Eddie Murphy to host 2012 Oscars ceremony
The once-controversial comic, with three Razzies under his belt, will present the Oscars next year
THE UP-AND-DOWN career of US comedian Eddie Murphy is on the rise once more after he was chosen to host the 2012 Oscars, apparently beating off competition from the likes Billy Crystal, who has hosted the ceremony eight times, and Jerry Seinfeld.
After two years in which double acts have presented the show, the organisers have reverted to the traditional format of a single host, perhaps in reaction to the very mixed reviews afforded to James Franco and Anne Hathaway last year.
The buzz enjoyed by Ricky Gervais, who has hosted the Golden Globes for the past two years, attracting a TV audience of 17m for this year's appearance, might also have played a part in the Oscars organisers' decision.
Murphy may have Brett Ratner to thank for landing the gig. Ratner is producing the 2012 Oscar telecast with Don Mischer, and directed Murphy in his latest film Tower Heist, which comes out in November. He is a big fan of the comedian, recently telling MTV: "I've been around some big stars, some of the greatest actors who've ever lived. The only time I ever really had to pinch myself was the first day of shooting with Eddie Murphy."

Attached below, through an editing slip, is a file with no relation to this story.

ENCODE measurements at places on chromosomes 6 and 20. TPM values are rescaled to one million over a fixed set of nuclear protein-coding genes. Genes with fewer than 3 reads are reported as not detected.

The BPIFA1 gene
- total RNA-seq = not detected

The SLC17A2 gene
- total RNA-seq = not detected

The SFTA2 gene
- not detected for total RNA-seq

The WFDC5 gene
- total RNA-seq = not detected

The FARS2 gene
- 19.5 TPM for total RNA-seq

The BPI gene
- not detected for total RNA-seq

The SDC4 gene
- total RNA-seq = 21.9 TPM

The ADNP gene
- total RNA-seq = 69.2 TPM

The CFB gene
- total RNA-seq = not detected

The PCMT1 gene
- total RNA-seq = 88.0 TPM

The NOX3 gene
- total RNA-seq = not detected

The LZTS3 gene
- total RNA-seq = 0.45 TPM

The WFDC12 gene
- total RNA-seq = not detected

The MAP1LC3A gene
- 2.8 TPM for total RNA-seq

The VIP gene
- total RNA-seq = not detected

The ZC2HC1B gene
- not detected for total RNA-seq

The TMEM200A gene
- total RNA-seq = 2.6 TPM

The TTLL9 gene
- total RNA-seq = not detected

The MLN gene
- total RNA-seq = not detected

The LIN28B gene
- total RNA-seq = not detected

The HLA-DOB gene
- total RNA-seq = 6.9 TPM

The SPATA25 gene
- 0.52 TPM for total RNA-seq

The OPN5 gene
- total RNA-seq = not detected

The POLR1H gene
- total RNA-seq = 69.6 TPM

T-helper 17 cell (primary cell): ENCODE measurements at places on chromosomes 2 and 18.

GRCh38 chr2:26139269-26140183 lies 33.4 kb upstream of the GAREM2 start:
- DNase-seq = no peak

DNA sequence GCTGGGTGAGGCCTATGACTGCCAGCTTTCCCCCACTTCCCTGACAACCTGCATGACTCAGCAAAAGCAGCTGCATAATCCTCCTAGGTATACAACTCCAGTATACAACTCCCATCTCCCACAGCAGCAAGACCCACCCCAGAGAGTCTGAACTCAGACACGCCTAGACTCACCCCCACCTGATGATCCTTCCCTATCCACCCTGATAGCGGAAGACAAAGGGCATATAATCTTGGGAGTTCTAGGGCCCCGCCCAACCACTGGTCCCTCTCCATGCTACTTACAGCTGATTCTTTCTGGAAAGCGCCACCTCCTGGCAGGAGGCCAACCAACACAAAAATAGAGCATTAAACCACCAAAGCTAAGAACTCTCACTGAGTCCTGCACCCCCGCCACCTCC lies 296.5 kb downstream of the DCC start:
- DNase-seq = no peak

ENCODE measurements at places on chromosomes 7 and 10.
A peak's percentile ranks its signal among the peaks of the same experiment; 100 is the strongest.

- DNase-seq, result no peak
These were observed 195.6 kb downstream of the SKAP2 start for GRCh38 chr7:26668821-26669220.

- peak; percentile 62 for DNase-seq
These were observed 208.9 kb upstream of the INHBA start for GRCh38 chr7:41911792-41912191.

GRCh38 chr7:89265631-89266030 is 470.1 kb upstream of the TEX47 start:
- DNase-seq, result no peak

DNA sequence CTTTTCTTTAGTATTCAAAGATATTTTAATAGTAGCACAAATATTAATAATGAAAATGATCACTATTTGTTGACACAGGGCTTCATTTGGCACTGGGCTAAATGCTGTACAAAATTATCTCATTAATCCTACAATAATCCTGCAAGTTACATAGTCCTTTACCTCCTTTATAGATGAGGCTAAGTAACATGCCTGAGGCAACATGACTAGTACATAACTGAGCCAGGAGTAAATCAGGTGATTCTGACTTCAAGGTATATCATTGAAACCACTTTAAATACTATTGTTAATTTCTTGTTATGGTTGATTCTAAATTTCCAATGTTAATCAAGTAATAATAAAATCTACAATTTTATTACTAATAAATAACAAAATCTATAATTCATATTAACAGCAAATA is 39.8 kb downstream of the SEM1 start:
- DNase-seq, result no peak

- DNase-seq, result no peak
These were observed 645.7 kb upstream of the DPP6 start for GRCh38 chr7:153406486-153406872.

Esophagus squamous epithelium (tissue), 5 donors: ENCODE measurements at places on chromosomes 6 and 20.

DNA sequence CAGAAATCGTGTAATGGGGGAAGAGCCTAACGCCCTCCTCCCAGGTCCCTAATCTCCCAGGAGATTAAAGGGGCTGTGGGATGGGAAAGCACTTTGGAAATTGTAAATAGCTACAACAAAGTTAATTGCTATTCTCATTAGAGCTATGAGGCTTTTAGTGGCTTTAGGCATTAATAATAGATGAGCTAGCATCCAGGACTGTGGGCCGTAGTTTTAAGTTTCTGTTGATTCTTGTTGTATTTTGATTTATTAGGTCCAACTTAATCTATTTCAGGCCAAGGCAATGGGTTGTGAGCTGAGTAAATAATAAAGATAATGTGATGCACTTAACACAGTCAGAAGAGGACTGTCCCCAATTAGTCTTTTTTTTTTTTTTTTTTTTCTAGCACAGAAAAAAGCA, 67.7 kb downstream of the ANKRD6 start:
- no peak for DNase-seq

After hiring him for the Oscar show he described Murphy as a "comedic genius, one of the greatest and most influential live performers ever".
But Murphy comes with an element of risk. Although he appeared in comedy classics such as Beverly Hills Cop and Trading Places, he has also been involved in some of the biggest screen flops in history, including the 2002 film Pluto Nash, which reportedly cost more than $100m to make, and grossed just $7m. And while the comic was once nominated for an Oscar for his role in Dreamgirls, he won three Razzies for Norbit and was named worst actor of the decade in 2010.
His stand-up routines have also proved controversial. During the 1987 film of his live show, Raw, he used the word 'fuck' 223 times, the most of any movie made in the 1980s. Four years earlier his TV special Delirious, which was not released as a film, contained 230 uses of the word.
However, Murphy's recent work, including voicing the character Donkey in the Shrek films, has been rather more homespun and after being announced as the Oscar host he offered a rather formulaic reaction, saying: "I am enormously honoured to join the great list of past Academy Award hosts from [Bob] Hope and [Johnny] Carson to Crystal, [Steve] Martin and [Whoopi] Goldberg, among others." ·